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It provides minimalist replacements for most of the utilities you usually find in GNU coreutils, util-linux, etc. The utilities in BusyBox generally have fewer options than their full-featured GNU cousins; however, the options that are included provide the expected functionality and behave very much like their GNU counterparts. BusyBox has been written with size-optimization and limited resources in mind.
It is also extremely modular so you can easily include or exclude commands or features at compile time. This makes it easy to customize your embedded systems. BusyBox is extremely configurable. This allows you to include only the components you need, thereby reducing binary size. Run 'make config' or 'make menuconfig' to select the functionality that you wish to enable.
Then run 'make' to compile BusyBox using your configuration. After the compile has finished, you should use 'make install' to install BusyBox. BusyBox is a multi-call binary. A multi-call binary is an executable program that performs the same job as more than one utility program. That means there is just a single BusyBox binary, but that single binary acts like a large number of utilities.
This allows BusyBox to be smaller since all the built-in utility programs we call them applets can share code for many common operations. You can also invoke BusyBox by issuing a command as an argument on the command line. So most people will invoke BusyBox using links to the BusyBox binary.
Generally speaking, you should never need to make all these links yourself, as the BusyBox build system will do this for you when you run the 'make install' command. If you invoke BusyBox with no arguments, it will provide you with a list of the applets that have been compiled into your BusyBox binary.
Most BusyBox applets support the --help argument to provide a terse runtime description of their behavior. Read and optionally set system timebase parameters. Compress FILE s with bzip2 algorithm. When FILE is '-' or unspecified, reads standard input. A script consists of one or more "expect-send" pairs of strings, each pair is a pair of arguments. Compare files line by line and output the differences between them. Binary options volume journal the rpm reading to be converted implementation supports unified diffs only.
Disk space is printed in units of bytes. Beware that many operators need to be escaped or quoted for shells. Comparisons are arithmetic if both ARGs are numbers, else lexicographical. Lock part or all of an MTD device.
Print first 10 lines of each FILE to standard output. With more than one FILE, precede each with a header giving the file name. Run PROG on filesystem changes. Upper-case options MQS remove an object by shmkey value. Lower-case options remove an object by shmid value. View a file or list of files. The position within files can be changed, and files can be manipulated in various ways.
In the first case, jobs are sent directly to the device. It can be run by kernel as a hotplug helper. Control write access to your terminal y Allow write access to your terminal n Disallow write access to your terminal. Write an unambiguous representation, octal bytes by default, of FILE to standard output.
If no -e or -f is given, the first non-option argument is taken as the sed command to interpret. All remaining arguments are names of input files; if binary options volume journal the rpm reading to be converted input files are specified, then the standard input is read. Source files will not be modified unless -i option is given.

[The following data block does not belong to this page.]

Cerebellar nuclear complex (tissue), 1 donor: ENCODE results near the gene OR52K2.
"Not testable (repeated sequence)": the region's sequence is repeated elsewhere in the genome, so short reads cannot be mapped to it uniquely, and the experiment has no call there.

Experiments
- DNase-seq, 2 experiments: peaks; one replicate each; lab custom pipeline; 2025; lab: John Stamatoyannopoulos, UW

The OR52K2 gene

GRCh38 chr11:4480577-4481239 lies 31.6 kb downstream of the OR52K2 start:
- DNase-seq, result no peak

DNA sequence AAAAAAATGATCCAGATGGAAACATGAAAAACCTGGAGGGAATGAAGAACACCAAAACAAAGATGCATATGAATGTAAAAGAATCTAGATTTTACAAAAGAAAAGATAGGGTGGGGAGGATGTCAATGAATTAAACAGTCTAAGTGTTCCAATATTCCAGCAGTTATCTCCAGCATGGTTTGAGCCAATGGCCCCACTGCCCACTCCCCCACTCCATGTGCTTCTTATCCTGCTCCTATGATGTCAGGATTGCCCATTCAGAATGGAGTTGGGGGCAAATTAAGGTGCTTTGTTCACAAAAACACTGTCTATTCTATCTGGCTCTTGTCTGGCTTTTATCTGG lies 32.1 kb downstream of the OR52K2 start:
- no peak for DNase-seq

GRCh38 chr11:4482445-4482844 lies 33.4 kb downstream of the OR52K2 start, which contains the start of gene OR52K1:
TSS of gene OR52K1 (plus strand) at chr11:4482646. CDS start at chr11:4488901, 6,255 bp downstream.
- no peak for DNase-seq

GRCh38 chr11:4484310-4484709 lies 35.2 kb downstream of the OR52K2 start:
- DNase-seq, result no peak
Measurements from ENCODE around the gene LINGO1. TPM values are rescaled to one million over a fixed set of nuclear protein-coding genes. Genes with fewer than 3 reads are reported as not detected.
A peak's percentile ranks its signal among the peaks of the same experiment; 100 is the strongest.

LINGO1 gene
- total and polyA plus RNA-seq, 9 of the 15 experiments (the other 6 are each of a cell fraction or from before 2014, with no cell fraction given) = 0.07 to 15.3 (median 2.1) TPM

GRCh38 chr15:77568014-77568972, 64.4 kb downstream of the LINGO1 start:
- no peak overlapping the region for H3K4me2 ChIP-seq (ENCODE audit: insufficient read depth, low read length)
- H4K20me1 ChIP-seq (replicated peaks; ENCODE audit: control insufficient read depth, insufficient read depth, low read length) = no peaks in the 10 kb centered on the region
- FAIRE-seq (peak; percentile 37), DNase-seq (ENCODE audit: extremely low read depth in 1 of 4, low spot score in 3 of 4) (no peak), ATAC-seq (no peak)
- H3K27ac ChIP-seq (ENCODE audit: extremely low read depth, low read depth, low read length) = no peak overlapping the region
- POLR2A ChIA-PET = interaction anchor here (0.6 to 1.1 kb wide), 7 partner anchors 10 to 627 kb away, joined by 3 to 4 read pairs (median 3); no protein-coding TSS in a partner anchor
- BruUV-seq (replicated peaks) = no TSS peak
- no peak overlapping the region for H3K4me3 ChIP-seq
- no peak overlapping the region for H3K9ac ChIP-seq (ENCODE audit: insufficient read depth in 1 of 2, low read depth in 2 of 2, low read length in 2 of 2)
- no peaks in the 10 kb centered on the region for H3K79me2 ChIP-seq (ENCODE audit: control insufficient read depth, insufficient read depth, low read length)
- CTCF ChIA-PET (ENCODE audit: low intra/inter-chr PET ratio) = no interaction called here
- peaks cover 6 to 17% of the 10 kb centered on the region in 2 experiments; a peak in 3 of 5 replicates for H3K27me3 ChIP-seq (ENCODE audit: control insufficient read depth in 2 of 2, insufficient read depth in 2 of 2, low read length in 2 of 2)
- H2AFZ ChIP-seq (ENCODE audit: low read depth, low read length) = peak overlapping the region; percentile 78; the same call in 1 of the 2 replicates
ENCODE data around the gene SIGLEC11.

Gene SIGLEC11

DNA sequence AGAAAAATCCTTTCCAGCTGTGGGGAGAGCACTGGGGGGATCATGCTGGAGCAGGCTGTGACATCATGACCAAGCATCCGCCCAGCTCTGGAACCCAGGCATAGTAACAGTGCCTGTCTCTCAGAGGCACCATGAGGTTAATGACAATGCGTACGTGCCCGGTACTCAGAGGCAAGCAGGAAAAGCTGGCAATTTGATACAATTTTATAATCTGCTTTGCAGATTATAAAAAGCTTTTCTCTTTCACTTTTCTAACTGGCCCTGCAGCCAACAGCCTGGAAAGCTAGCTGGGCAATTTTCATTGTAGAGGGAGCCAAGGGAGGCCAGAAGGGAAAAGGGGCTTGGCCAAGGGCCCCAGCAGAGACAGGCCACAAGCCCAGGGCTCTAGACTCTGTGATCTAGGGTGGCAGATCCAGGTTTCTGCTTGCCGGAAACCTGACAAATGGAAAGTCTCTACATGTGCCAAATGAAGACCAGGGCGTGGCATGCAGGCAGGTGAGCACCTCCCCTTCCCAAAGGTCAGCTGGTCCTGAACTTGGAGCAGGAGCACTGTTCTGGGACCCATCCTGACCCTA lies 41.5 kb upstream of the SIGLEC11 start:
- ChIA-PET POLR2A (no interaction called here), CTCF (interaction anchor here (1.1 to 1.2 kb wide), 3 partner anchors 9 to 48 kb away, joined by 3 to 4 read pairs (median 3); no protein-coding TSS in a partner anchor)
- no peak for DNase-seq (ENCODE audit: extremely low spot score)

Other options are silently ignored; -oi -t is implied Use makemime applet to binary options volume journal the rpm reading to be converted message with attachments. Set entries into the kernel's scancode-to-keycode map, binary options volume journal the rpm reading to be converted unusual keyboards to generate usable keycodes. Run PROG in a new session. See setsid 2 for details. Pause for a time equal to the total of the args given, where each arg can have an optional suffix of s econds, m inutes, h ours, or d ays.
Search for matching processes, and then -K: If service stops, restart binary options volume journal the rpm reading to be converted once: After it stops, do not restart service exit: If they exit, runsv exits too pause, cont, hup, alarm, interrupt, quit, 1, 2, term, kill: Continuously read log data from standard input, optionally filter log messages, and write the data to one or more automatically rotated logs.
PID must be 1. Print last 10 lines of each FILE to standard output. PORT and listen for incoming connection. Run PROG for each connection. Check file types, compare values etc.
Provide a view of process activity in real time. PORT and wait for incoming packets. Run PROG for each packet, redirecting all further packets with same peer ip: With no FILE, read standard input.
GNU Libc glibc uses the Name Service Switch NSS to configure the behavior of the C library for the local environment, and to configure how it reads system data, such as passwords and group information.
BusyBox tries to avoid using any libc calls that make use of NSS. Some applets however, such as login and su, will use libc functions that require NSS. This may allow you to run your system without the need for installing any of the NSS configuration files and libraries.
As an alternative, one could use a C library such as uClibc. In addition to making your system significantly smaller, uClibc does not require the use of any NSS support files or libraries. The following people have contributed code to BusyBox whether they know it or not. If you have written code included in BusyBox, you should probably be listed here so you can obtain your bit of eternal glory. If you should be listed here, or the description of what you have done needs more detail, or is incorrect, please send in an update.